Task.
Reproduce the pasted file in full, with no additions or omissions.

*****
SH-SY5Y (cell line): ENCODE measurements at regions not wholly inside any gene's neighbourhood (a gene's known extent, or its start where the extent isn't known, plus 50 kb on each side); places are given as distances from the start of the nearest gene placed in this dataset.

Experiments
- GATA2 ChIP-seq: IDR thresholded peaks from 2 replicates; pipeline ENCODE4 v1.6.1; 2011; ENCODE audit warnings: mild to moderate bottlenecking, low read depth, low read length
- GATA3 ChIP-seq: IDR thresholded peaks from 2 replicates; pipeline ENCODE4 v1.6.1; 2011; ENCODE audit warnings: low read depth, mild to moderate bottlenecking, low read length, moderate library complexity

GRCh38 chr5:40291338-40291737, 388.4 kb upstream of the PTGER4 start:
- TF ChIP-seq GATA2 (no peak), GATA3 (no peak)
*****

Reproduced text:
SH-SY5Y (cell line): ENCODE measurements at regions not wholly inside any gene's neighbourhood (a gene's known extent, or its start where the extent isn't known, plus 50 kb on each side); places are given as distances from the start of the nearest gene placed in this dataset.

Experiments
- GATA2 ChIP-seq: IDR thresholded peaks from 2 replicates; pipeline ENCODE4 v1.6.1; 2011; ENCODE audit warnings: mild to moderate bottlenecking, low read depth, low read length
- GATA3 ChIP-seq: IDR thresholded peaks from 2 replicates; pipeline ENCODE4 v1.6.1; 2011; ENCODE audit warnings: low read depth, mild to moderate bottlenecking, low read length, moderate library complexity

GRCh38 chr5:40291338-40291737, 388.4 kb upstream of the PTGER4 start:
- TF ChIP-seq GATA2 (no peak), GATA3 (no peak)